The first two verses of this prophetic psalm were fulfilled at the crucifixion of Christ (Acts 4:23-29). The fulfillment of the remaining verses began at Calvary when the leaders of nations and religions continued to cry, “Let us break their bonds in pieces and cast away Their cords from us” (v. 3). This call to rebellion will continue until the Lord Jesus Christ sits upon the throne of David: “Yet I have set My King on My holy hill of Zion” (v. 6; cf. Isaiah 9:6, 7). When Jesus comes He will crush the ungodly nations: “You shall break them with a rod of iron; you shall dash them to pieces like a potter’s vessel” (v. 9; cf. Revelation 19:11-16). Christ is not yet upon the holy hill of Zion. He is seated at the right hand of the Father. He promised, “To him who overcomes I will grant to sit with Me on My throne, as I also overcame and sat down with My Father on His throne” (Revelation 3:21).
The psalmist asked a twofold question:
1) “Why do the nations rage?” (v. 1). Why do the nations act in an insane manner, in uncontrolled anger, against God and His Anointed (Messiah, Christ)?
2) “And the people plot a vain thing?” (v. 1). They will be convinced that they no longer need God. Today, much of the world has already reached this stage of delusion. The rulers, with their humanistic or atheistic convictions, will lead the people to believe that they will solve all the world’s problems, that there will be no more hunger and that they will control the population growth. The people will not have the hope of eternal life in Christ. They will be persuaded that, sometime in the future, science will be able to extend life indefinitely. The great leaders of the world will convene a council to plot their strategy against Jehovah and against His Messiah. They will say, “Let us break Their bonds in pieces and cast away their cords from us” (v. 3). They will refuse to recognize any of God’s holy laws, and will revert to the corruption and violence that existed in the days of Noah. They will become totally corrupt (Matthew 24:36-39; cf. Genesis 6:1-7). According to Isaiah, God pronounces certain woes upon the wicked—the secular humanists—and their philosophies: “Woe to those who draw iniquity with cords of vanity” (Isaiah 5:18). They will break the cords of God that bind the sacrifice to the altar (Psalm 118:27(, braiding cords of vanity, with which they will attempt to lift themselves above God.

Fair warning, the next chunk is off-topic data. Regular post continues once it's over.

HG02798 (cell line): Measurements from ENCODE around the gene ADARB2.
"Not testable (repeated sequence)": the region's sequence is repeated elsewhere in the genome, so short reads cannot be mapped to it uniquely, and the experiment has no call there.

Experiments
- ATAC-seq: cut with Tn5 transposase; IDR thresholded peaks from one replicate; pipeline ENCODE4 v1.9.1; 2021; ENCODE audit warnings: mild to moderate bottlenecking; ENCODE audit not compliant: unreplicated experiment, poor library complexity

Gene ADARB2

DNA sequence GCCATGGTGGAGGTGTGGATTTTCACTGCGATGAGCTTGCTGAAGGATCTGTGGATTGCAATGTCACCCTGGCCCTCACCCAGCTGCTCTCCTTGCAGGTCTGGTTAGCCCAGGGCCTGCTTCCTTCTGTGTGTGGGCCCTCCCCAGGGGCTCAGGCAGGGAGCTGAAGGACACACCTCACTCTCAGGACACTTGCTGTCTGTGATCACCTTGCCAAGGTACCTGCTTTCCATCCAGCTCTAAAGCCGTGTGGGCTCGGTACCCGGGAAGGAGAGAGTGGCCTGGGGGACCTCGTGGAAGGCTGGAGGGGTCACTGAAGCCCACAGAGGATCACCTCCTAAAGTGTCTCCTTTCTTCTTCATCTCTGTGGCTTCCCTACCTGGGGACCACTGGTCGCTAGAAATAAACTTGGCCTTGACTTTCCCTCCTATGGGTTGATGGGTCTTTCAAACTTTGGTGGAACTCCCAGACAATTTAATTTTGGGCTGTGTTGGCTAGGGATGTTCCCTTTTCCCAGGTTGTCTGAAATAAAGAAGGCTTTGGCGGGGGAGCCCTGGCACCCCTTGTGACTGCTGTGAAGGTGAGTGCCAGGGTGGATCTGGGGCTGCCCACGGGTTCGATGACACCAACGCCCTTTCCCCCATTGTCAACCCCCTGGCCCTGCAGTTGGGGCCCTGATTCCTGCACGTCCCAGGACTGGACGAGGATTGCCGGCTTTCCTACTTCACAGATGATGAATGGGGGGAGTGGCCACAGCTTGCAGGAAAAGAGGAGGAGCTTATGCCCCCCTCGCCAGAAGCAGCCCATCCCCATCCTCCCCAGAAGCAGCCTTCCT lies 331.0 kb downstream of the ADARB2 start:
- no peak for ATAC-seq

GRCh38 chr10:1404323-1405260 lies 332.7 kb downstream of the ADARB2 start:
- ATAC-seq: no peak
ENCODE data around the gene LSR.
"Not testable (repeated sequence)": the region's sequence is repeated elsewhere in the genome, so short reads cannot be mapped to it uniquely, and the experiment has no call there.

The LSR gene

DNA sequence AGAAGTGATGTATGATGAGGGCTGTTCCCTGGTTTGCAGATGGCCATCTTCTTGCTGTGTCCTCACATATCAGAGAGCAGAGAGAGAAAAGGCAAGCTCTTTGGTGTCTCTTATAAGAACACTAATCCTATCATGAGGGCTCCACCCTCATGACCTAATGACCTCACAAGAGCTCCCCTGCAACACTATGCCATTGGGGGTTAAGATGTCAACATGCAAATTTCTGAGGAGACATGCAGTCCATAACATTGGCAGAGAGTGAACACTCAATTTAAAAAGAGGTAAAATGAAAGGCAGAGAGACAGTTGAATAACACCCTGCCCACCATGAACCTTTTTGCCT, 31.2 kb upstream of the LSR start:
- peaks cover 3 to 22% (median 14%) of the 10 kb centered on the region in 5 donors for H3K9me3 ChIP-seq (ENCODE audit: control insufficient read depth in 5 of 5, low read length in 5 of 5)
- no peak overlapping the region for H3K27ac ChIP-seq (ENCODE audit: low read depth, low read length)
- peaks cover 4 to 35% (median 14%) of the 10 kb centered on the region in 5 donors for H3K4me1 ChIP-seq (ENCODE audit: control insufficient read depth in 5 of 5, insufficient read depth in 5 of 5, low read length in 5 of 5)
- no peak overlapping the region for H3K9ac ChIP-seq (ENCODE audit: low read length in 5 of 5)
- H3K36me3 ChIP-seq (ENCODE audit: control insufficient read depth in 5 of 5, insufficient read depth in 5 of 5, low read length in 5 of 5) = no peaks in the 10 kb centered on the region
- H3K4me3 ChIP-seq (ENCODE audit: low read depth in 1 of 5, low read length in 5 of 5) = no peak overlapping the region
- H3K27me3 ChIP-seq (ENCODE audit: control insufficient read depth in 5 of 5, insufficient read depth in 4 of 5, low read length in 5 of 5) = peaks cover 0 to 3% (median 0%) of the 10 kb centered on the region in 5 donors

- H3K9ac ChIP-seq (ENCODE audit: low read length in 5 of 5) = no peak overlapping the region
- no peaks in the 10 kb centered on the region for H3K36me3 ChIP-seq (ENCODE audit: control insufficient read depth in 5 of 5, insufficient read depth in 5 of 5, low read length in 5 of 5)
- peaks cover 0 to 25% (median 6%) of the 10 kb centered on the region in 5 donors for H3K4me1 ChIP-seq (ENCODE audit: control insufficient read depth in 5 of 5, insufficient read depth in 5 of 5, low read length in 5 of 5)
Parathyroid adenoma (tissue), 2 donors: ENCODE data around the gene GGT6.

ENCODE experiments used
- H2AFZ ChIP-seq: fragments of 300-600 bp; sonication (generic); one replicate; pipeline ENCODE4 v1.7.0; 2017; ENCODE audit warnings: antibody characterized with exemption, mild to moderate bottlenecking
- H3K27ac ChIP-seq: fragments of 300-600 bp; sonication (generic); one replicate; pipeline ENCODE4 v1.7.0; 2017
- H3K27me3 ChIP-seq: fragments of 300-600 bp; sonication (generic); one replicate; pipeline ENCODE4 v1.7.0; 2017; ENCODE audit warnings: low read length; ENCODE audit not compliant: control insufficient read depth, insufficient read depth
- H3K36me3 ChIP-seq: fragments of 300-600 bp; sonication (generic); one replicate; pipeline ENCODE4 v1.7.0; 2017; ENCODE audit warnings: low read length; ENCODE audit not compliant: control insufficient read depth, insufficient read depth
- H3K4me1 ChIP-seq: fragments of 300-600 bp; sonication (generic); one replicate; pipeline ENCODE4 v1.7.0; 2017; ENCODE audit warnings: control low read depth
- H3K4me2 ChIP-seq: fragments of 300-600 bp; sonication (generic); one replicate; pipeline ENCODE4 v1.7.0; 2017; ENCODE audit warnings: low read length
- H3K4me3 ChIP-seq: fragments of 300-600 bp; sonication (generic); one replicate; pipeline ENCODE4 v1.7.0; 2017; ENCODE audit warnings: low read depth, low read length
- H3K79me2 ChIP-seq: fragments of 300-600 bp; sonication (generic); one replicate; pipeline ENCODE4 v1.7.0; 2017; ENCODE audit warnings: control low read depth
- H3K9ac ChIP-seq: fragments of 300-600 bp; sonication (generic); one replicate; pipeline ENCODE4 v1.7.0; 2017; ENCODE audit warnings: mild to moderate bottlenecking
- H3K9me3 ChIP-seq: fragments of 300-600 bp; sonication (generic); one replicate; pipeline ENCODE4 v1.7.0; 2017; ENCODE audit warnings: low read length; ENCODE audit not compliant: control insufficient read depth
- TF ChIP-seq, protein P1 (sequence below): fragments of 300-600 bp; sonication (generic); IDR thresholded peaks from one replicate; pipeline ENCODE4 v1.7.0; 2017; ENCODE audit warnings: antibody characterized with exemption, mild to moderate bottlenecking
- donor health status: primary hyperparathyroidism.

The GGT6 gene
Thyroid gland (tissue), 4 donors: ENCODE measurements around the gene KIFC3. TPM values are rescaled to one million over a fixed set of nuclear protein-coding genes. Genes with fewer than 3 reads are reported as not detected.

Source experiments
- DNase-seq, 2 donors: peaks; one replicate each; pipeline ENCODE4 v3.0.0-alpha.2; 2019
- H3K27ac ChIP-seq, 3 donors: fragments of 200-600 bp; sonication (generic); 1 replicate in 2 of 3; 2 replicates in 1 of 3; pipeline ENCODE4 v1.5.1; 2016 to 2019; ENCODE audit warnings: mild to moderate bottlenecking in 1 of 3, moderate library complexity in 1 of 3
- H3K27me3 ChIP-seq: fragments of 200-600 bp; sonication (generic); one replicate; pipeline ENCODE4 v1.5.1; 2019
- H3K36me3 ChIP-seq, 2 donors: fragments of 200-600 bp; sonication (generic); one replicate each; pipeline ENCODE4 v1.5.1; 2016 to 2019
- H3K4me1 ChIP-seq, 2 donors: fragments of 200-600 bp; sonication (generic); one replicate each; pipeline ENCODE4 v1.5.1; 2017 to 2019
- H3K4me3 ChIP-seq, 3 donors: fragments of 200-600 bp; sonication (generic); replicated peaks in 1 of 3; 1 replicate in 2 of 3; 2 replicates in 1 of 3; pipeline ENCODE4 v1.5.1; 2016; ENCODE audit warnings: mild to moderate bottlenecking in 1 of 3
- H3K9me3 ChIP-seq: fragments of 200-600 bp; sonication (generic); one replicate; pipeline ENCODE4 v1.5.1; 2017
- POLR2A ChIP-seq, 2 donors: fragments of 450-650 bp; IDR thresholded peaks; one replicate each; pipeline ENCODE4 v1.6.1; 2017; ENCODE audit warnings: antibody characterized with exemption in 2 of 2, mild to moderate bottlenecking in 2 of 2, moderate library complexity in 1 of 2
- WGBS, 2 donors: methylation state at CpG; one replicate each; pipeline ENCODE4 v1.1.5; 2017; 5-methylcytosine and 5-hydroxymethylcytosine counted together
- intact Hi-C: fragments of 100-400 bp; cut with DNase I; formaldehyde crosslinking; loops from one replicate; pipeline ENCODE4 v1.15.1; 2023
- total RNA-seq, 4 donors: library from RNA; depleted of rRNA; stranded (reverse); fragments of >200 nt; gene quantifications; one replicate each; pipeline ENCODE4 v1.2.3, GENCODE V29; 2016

This is God’s response (vv. 4-9):
1) He laughs: it is the laughter of ridicule and derision. “He who sits in the heavens shall laugh” (v. 4).
2) He speaks: “Then He shall speak to them in His wrath” (v. 5). It is in derision that He laughs at them, but it is in wrath that He speaks. God is a God of love, but His holiness demands the punishment of sin.
3) He agitates them: “Then He shall speak to them in His wrath, and distress [agitate] them in His deep displeasure” (v. 5). Some may be shocked to imagine God laughing at them in derision, speaking to them in His anger, and agitating them in His displeasure. Yet this happened when Pharaoh’s army pursued Israel. When they came to the Red Sea, God parted the waters and Israel marched through on dry land. Pharaoh sent his army after them. When the army reached the middle of the sea, with walls of water on either side, the Scriptures record that God “took off their chariot wheels.” He distressed them, He confused them, He made them realize that they were fighting against Almighty God. Then He brought the walls of water down to destroy them (Exodus 14:24, 25).
4) He places the Messiah on the throne of David: “Yet I have set My King on My holy hill of Zion” (v. 6; cf. Isaiah 9:6, 7).
5) He decrees: “I will declare the decree” (v. 7; cf. Daniel 4:24).
a) “You are My Son” (v. 7). God’s Son is the Messiah-King (Acts 13:33).
b) “Today I have begotten You” (v. 7; cf. Hebrews 1:5). Jesus the Messiah, as God’s only begotten Son, is officially recognized as such (John 1:14).